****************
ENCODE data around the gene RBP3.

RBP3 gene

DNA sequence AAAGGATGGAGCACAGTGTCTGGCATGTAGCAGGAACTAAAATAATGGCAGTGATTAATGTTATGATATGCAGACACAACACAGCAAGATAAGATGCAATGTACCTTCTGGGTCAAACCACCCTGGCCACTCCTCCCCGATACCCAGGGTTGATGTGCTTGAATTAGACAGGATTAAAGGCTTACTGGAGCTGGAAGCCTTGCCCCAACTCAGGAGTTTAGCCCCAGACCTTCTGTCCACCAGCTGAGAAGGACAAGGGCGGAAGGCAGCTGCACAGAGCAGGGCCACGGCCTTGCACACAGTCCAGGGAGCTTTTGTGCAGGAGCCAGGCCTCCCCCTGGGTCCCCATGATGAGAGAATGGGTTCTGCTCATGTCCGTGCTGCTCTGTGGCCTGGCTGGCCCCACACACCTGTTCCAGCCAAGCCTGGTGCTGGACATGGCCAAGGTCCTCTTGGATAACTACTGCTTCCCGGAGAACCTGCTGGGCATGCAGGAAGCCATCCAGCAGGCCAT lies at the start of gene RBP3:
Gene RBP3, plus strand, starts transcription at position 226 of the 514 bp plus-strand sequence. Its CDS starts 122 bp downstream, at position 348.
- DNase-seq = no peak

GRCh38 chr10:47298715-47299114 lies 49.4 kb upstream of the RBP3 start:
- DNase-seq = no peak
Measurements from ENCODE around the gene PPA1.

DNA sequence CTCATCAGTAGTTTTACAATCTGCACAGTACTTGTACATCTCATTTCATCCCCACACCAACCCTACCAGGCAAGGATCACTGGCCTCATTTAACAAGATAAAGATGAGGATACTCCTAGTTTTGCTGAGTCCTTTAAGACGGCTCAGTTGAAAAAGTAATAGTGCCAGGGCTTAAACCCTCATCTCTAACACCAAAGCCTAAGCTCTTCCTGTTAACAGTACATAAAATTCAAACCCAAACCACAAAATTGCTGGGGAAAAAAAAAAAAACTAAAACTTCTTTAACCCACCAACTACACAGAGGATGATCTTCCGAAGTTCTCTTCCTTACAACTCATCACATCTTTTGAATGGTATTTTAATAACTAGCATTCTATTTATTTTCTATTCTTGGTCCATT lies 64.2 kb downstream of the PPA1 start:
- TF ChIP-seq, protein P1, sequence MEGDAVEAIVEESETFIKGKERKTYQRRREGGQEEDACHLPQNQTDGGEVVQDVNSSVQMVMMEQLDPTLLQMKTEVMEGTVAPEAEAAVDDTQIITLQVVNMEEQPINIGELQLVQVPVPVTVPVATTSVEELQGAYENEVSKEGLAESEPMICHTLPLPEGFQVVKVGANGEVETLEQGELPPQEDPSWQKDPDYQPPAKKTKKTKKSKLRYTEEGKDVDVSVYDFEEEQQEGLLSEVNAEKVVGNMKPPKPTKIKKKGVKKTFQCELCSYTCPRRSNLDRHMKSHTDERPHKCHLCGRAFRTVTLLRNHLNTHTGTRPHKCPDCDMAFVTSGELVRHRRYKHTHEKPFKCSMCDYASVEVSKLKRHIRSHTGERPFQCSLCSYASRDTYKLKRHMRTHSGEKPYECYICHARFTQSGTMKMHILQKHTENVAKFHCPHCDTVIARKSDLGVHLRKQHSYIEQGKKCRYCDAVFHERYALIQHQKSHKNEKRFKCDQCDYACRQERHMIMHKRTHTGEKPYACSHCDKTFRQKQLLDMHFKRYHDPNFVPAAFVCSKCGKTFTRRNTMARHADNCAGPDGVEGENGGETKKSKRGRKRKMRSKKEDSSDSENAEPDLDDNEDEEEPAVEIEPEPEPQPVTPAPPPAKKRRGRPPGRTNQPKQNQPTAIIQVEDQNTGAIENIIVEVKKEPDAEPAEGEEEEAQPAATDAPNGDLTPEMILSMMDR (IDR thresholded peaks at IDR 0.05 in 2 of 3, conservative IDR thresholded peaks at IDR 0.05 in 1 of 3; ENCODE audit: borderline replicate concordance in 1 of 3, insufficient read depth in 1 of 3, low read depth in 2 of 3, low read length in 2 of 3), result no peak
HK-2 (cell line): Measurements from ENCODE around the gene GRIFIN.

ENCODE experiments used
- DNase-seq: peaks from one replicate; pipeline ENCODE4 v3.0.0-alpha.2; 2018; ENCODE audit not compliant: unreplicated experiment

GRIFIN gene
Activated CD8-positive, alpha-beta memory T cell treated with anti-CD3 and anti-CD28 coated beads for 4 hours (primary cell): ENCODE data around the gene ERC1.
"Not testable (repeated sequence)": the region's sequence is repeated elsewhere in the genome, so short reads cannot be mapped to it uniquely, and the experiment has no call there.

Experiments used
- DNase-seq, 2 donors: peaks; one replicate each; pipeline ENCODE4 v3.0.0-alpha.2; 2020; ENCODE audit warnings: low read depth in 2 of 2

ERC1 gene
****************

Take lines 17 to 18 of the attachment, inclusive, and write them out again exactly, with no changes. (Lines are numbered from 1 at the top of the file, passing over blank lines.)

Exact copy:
Experiments used
- DNase-seq, 2 donors: peaks; one replicate each; pipeline ENCODE4 v3.0.0-alpha.2; 2020; ENCODE audit warnings: low read depth in 2 of 2